Oregon Supreme CourtMar 25, 1930
132 Or. 448 (Or. 1930)

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  • In Liquidators v. Clifton, 132 Or. 448, 286 P. 152 (1930) the similarity of "Liquidators" and "Bonded Liquidator Co.," was descriptive of the services offered.

    Summary of this case from Frostig v. Saga Enterprises, Inc.

  • In Liquidators v. Clifton, 132 Or. 448, 286 P. 152 (1930), plaintiff corporation, doing business under the name "Liquidators" brought suit to enjoin the defendant from using the name "Bonded Liquidator Co."

    Summary of this case from The 88¢ Stores, Inc. v. Martinez

Argued March 11, 1930

Reversed and dismissed March 25, 1930

Appeal from Circuit Court, Multnomah County, JACOB KANZLER, Judge.

Suit by the Liquidators, a corporation, against C. Clay Clifton, doing business as the Bonded Liquidator Company. From an adverse decree, the defendant appeals.


W.C. Campbell and James W. Crawford, both of Portland, for appellant.

Frank H. Reeves of Portland (Herbert Swett of Portland on the brief) for respondent.

This is a suit to enjoin defendant from using the trade name of Bonded Liquidator Co., upon the grounds (1) that plaintiff is entitled to the exclusive use of the word Liquidators, its corporate name, by right of prior adoption; and (2) unfair competition in that defendant's use of such assumed name is for the purpose of misleading and deceiving the public, such similarity having a tendency wrongfully to divert plaintiff's business.

The plaintiff corporation was organized in February, 1927, and ever since has been engaged in the general collection business in the city of Portland. Defendant, who is also engaged in the collection business, has his offices about six blocks distant from plaintiff's place of business. Defendant registered his assumed name with the county clerk of Multnomah county in March, 1928, and has been conducting such business ever since.

Defendant, in answer to the suit for injunctive relief, asserts: (1) That "Liquidators" is a generic term descriptive of the character of business in which plaintiff is engaged, and, by reason thereof, may be used by any person without infringement upon such trade name; and (2) that there is not such similarity between the two trade names as to result in confusion and unfair competition.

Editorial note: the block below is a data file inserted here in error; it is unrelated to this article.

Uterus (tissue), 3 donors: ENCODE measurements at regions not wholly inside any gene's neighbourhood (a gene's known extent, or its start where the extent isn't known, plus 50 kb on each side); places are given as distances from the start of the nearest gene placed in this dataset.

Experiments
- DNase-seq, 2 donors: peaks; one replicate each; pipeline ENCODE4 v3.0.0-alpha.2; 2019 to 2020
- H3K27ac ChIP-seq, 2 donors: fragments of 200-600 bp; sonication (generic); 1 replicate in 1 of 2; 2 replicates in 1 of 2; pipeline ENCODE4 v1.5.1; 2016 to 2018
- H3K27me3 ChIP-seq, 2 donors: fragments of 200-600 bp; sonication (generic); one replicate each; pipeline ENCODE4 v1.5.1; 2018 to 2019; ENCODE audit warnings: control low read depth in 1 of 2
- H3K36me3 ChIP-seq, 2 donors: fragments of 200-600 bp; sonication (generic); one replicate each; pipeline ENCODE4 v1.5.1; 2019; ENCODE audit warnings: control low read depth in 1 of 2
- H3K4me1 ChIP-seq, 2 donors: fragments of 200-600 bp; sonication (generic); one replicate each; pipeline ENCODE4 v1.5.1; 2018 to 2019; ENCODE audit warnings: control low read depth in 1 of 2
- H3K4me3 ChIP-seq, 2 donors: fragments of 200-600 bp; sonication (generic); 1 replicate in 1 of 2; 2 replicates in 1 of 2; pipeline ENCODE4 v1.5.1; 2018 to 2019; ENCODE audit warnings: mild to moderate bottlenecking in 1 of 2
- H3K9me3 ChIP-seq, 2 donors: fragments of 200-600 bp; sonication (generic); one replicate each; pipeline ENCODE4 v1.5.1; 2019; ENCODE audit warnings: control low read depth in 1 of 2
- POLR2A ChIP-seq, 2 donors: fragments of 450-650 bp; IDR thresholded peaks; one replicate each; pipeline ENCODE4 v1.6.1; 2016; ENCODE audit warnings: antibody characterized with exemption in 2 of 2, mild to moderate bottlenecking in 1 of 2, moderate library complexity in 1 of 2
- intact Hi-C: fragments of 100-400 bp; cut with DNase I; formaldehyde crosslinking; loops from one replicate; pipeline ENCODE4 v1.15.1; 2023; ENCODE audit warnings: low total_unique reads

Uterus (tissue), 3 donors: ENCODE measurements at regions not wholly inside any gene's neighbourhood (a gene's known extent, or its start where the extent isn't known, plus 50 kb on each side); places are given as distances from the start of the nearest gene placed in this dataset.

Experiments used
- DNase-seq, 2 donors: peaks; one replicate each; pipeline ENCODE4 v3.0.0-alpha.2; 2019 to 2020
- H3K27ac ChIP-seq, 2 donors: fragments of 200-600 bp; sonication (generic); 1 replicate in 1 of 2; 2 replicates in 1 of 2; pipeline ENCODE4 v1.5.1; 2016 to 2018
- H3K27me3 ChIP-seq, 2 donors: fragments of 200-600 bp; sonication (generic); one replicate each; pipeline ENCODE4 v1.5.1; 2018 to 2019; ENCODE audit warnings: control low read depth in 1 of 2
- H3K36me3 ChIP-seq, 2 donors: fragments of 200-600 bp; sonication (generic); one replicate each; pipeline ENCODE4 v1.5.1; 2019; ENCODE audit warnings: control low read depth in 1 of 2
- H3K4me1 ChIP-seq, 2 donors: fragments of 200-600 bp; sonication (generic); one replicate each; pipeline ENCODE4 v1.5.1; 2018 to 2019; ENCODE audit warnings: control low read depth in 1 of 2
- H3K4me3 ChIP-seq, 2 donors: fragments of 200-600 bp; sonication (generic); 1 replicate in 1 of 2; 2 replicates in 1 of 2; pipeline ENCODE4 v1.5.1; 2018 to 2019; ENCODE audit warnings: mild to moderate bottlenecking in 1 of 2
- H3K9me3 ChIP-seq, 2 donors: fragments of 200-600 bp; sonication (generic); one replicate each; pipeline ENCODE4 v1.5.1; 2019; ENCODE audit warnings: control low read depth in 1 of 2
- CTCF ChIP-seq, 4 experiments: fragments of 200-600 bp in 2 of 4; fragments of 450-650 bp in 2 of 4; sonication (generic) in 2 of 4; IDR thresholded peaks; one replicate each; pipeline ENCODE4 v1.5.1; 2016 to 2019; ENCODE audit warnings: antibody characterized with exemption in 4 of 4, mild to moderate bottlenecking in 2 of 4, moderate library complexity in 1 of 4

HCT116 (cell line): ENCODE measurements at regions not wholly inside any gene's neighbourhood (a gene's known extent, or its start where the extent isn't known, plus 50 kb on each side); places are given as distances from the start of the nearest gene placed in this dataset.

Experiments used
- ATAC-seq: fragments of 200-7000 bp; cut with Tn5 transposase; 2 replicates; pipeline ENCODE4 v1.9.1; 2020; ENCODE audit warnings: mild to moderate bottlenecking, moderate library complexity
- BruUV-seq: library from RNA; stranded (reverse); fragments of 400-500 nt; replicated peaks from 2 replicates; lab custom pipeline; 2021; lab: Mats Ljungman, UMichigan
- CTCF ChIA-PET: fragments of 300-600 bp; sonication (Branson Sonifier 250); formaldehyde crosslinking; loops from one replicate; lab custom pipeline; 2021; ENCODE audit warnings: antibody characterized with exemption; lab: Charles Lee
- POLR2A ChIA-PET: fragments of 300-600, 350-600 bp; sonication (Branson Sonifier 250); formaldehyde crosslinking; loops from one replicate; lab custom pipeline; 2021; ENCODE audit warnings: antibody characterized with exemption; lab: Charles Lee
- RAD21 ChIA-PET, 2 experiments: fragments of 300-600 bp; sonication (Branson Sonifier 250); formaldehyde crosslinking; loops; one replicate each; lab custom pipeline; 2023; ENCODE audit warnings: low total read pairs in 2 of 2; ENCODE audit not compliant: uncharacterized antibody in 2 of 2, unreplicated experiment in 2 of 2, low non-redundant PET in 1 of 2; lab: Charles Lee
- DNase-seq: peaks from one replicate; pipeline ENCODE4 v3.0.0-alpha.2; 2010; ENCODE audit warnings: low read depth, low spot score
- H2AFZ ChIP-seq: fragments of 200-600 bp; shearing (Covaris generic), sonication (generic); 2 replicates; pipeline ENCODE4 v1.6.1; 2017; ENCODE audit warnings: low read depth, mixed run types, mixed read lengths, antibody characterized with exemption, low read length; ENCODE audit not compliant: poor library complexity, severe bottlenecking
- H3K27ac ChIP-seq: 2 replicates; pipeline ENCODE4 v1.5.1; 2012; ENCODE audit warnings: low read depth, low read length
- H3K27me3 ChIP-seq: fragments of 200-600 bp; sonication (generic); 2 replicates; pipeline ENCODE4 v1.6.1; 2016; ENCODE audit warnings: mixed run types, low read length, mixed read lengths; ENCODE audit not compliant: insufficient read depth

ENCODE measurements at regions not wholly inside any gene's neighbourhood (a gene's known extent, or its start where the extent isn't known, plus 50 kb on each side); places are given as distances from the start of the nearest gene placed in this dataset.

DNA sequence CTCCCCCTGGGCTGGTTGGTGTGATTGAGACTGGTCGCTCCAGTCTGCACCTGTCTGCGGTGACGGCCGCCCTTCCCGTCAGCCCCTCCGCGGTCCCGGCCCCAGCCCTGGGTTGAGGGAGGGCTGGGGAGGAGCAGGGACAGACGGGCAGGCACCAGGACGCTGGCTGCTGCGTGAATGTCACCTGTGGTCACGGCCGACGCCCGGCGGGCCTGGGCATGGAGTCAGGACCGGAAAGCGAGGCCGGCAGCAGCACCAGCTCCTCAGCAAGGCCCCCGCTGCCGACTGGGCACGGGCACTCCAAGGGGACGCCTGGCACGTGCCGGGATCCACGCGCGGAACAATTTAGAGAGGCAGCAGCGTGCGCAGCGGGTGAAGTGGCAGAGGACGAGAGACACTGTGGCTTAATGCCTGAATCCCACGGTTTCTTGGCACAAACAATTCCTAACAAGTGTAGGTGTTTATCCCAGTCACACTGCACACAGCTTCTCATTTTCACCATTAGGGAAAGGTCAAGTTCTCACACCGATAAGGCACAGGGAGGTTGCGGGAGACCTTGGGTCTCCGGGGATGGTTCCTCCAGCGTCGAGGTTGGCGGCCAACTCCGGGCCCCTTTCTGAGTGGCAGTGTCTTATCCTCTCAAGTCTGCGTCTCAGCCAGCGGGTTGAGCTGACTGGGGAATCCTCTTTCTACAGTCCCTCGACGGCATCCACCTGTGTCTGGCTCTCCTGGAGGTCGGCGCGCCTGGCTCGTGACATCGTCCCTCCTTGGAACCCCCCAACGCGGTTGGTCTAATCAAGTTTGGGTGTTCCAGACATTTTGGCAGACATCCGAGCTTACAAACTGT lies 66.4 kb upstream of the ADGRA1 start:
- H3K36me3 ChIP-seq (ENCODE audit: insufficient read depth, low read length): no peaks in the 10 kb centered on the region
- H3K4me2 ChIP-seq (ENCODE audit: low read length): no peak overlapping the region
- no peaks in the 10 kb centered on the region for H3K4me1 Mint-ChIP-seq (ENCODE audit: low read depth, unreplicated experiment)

From a decree enjoining the use of "Bonded Liquidators Co." the defendant appeals.

The vital questions are: Will defendant's use of the trade name result in unfair competition? Will such use bring about confusion and deprive plaintiff of business which would otherwise come to it? Will the public be deceived and led to believe defendant's business is that of his competitor? If these inquiries be answered in the affirmative, equity may be invoked to prevent such commercial piracy. No man should be permitted to sail under a false flag. On the other hand, a corporation in selecting for a trade name a generic term which is descriptive of the business in which it proposes to engage, assumes some risk of injury resulting from confusion of trade names, since no one can exclusively make such an appropriation. "Liquidators" is a generic term and it describes the character of business carried on by plaintiff. It is broad and comprehensive enough to include a collection business. There are, no doubt, several hundred firms in the city of Portland whose business is to liquidate or collect accounts. Why should one company be permitted thus to monopolize a trade name of such character? If an exclusive appropriation can thus be made, then, with like reason, there might be a monopoly in the use of such names as "Adjusters," "Printers," and "Lawyers." The rule is thus stated in 14 C.J. 329: